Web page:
Ahmed Bajano, correspondent ofAl-Arabiya, was beaten up. His film crew was attacked at the
Mustafa Mahmud square at Mohandiseen by men in civilian dress. He suffered concussion and was
taken to a nearby hospital.

Ahmed Abdullah, also from the satellite television channel Al-Arabiya, was detained by Mubarak
supporters. He was roughly handled and then freed.

Steffen Jensen, a journalist from the Danish television station TV2 News, was attacked by a group
of men after refusing to give them his cell phone and passport. They struck him with sticks.

Rupert Wingfield-Hayes of the BBC was attacked in his car in the street by a group of “angry
men.” He was handed over to the secret police who handcuffed and blindfolded him. With a
colleague he was taken in for interrogation. They were freed after three hours.

Pierre Barbancey of the French newspaper Humanité, Thomas Cantaloube of the French website
Mediapart, Vincent Lafargue, freelance photographer and Sarah Mabrouk, freelance, were arrested
by Mubarak supporters on their way back to their hotel. They were handed over to the military
and held for two hours in a barracks near the city centre before being freed.

Sahar Talat, correspondent in Egypt for the Spanish service of RFI, was surrounded and beaten by
a crowd accusing her of being a spy for Al Jazeera before she managed to escape. A journalist
working for the German channel ZDF and the New York Times was arrested on 2 February while
driving from Alexandria to Cairo. She spent 20 hours in a high security institution in Cairo and was
freed the following afternoon. Photographer Mohammed Omar, of the European Pressphoto
Agency (EPA), was attacked and suffered a head injury while taking pictures of the confrontations
between opponents and backers of Mubarak in Tahrir Square on 2 February. He was arrested by
troops soon after and released the next day. Dutch journalist Harald Doornbos of GPD was
attacked by demonstrators armed with machetes while leaving the area of the clashes with his
wife, a reporter for an Arab television station. The mob stopped their taxi and broke its windshield.
Three Egyptians then mediated to save his life and that of his wife. Peter Stefanovic, the European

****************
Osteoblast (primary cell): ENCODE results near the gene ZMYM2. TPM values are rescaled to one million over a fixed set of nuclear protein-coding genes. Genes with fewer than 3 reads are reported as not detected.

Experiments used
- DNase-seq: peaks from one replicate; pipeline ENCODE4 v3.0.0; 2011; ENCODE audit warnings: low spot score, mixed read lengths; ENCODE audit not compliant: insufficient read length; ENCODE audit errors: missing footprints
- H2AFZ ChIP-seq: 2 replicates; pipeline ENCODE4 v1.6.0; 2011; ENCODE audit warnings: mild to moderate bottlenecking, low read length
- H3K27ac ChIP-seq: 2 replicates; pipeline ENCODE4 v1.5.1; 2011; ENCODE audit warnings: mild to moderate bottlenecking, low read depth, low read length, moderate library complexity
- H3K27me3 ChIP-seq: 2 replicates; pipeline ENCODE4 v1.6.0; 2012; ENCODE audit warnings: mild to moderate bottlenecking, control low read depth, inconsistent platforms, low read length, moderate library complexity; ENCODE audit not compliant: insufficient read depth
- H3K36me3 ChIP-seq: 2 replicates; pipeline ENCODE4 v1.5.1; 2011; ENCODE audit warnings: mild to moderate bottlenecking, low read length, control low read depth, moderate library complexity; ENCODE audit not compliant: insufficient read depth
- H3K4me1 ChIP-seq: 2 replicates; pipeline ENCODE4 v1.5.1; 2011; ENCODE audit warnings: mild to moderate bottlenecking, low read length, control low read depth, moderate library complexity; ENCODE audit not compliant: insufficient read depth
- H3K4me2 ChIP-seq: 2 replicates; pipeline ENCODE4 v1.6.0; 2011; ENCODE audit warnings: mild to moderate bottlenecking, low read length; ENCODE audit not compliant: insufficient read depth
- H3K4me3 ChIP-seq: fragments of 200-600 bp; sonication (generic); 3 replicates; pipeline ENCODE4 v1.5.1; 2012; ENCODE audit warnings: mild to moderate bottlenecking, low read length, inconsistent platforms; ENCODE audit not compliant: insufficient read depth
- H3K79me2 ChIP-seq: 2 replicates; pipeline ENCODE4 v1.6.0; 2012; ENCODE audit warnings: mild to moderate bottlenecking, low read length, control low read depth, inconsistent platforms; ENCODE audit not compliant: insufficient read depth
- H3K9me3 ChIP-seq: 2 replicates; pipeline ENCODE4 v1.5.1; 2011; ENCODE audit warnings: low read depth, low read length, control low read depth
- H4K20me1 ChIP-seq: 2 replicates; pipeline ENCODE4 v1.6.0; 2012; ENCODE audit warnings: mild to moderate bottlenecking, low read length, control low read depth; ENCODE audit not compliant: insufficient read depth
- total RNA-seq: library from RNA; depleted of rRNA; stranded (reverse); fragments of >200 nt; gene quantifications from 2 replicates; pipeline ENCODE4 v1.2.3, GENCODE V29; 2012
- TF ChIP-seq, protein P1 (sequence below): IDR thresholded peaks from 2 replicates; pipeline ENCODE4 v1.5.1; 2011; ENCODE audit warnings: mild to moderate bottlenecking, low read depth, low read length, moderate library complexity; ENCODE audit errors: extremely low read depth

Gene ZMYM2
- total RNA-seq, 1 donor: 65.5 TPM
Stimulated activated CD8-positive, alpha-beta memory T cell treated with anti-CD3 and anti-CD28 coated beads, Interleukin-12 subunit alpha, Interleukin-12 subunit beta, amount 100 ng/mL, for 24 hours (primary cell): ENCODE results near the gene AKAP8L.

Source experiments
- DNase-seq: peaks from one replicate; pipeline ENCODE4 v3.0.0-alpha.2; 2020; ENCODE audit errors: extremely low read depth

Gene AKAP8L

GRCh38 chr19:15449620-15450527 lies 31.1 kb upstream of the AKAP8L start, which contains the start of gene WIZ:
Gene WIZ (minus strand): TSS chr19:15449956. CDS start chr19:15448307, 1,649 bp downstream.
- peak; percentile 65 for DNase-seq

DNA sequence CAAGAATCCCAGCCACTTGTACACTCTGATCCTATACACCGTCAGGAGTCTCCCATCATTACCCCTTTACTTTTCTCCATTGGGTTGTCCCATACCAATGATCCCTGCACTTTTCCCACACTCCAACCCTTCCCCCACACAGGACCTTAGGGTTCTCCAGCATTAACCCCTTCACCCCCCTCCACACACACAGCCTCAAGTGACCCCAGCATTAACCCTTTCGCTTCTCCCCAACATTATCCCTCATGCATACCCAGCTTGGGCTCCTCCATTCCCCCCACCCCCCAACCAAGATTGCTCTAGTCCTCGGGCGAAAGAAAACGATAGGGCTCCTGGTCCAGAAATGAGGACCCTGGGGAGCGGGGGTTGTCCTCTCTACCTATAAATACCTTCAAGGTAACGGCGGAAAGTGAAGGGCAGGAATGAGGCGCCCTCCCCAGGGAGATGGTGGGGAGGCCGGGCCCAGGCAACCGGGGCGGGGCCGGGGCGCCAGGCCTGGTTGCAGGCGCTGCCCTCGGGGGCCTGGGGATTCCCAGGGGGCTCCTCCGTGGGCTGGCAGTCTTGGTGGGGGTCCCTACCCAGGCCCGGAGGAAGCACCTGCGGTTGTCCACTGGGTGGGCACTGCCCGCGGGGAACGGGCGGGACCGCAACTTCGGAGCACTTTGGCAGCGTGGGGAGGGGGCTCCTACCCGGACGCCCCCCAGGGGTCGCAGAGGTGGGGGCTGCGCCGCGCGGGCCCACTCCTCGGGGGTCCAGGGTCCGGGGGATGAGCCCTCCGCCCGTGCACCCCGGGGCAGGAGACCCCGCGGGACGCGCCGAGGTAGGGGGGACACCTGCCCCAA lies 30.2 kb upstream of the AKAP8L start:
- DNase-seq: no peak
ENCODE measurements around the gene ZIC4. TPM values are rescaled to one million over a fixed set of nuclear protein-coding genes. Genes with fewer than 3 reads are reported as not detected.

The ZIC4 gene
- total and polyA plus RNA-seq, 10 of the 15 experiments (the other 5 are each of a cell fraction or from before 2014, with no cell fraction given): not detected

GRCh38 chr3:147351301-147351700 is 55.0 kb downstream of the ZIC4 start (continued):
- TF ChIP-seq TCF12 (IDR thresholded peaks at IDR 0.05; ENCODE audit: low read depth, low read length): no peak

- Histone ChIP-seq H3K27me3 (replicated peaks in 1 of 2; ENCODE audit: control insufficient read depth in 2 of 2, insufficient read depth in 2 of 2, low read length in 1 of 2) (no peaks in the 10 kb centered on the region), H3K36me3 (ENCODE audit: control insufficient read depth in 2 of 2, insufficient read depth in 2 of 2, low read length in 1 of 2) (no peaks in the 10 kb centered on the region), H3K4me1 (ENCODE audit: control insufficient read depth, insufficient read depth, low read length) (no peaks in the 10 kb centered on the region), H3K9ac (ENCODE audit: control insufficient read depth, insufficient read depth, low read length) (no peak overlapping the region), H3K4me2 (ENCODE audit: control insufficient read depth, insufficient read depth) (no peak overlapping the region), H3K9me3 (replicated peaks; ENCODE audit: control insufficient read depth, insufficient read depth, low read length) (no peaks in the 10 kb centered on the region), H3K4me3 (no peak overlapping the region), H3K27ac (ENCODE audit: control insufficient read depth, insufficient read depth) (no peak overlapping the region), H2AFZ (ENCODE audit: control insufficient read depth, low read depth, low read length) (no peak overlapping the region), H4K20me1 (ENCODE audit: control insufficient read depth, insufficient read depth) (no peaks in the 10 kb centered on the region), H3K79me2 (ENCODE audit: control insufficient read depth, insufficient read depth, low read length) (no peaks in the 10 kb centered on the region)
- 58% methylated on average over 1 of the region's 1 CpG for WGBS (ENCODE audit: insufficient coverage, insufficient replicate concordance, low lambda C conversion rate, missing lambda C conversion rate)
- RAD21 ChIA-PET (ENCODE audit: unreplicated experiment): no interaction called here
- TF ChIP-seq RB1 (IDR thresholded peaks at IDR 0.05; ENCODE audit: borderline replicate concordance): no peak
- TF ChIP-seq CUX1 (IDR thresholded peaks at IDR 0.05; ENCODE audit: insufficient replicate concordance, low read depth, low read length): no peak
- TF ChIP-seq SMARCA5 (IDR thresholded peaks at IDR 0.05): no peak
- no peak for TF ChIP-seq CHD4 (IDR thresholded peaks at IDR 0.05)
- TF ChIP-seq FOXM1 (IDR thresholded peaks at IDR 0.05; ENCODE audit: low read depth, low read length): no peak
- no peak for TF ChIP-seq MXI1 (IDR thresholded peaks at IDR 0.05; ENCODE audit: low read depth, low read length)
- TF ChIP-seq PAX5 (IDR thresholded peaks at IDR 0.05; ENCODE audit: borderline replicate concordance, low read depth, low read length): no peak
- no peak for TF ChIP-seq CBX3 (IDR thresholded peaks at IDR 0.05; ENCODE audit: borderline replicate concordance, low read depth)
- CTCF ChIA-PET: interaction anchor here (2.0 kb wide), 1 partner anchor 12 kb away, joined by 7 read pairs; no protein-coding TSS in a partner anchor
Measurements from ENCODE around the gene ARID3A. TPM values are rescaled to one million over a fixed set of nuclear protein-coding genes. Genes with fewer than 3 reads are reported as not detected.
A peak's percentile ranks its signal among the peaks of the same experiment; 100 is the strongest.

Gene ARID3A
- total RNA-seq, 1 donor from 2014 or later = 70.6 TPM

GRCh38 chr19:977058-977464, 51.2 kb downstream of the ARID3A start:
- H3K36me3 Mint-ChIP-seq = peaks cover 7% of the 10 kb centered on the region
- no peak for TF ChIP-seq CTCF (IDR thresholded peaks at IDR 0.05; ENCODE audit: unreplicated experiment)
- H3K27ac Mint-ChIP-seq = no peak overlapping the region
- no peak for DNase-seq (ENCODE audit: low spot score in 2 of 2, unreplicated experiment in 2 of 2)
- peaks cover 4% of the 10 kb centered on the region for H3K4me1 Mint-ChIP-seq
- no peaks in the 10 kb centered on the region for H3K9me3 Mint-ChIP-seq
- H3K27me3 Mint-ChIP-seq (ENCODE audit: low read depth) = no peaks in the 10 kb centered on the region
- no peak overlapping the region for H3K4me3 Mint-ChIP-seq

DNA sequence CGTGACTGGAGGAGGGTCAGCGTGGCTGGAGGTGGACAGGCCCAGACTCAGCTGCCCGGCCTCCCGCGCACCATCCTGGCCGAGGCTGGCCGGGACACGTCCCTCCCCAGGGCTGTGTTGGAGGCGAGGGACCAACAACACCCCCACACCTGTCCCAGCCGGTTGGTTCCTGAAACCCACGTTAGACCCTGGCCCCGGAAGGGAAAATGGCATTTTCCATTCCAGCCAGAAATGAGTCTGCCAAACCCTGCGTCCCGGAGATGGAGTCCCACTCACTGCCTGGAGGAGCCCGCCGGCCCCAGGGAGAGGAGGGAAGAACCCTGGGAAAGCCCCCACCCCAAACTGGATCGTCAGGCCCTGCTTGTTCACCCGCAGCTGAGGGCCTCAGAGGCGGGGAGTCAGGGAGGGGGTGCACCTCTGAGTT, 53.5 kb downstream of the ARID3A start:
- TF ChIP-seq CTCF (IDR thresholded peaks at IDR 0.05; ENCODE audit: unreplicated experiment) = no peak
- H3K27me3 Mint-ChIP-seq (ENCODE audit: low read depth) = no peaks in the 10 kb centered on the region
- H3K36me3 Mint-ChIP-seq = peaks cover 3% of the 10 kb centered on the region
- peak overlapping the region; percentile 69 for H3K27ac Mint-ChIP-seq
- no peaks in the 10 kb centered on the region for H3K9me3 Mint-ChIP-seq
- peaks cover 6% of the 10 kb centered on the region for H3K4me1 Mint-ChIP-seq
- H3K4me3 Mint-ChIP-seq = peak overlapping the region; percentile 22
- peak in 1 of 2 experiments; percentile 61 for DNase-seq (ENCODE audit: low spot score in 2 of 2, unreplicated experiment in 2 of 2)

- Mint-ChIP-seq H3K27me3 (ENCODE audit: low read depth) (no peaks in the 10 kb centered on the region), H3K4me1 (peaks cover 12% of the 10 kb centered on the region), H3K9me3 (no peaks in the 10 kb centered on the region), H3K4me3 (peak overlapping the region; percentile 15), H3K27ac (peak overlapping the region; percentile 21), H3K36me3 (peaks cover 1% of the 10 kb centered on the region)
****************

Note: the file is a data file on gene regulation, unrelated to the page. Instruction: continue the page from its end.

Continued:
correspondent of the Australian television station Channel 9, was forced out of his taxi by the
police. With his crew he was questioned briefly in a police command center before being released.
The hotel security services confiscated their second camera. A journalist from Fox TV Turkey, his
Egyptian cameraman and their driver were kidnapped by men with knives while filming the
demonstrations before being freed by police, according to the Turkish news agency Anatolia.

Reporter Habel Robert and photographer Lutz Christian of the Swiss weekly L’Illustré were
arrested and held in a tank. There has been no further news of them.

Three photographers who did not wish to be named for fear of reprisals said they had been
followed by police officers into their hotel and beaten up. Another journalist said herd had been hit
by stones thrown by plain clothes police.
Three journalists from the French channel France 24 were detained and released after a few
hours. One journalist from the French daily Le Figaro and three from the French TV station TF1
were also detained.

Please find enclosed three listings on the violence against the press:
  one for detained reporters (arrested, interrogated, missing)
  one for attacked reporters (physical assaults)
  one for media-related actions (closure of an office, camera confiscated...)

Green = a reporter that has been detained or attacked and something happened to his equipment
Yellow = info to verify absolutely
Orange = reporter attacked and detained

You can download those documents on our website :
• Journalists detained, (PDF - 48.8 kb)
• Journalists attacked, (PDF - 63.2 kb)
• medias equipment, (PDF - 35.1 kb)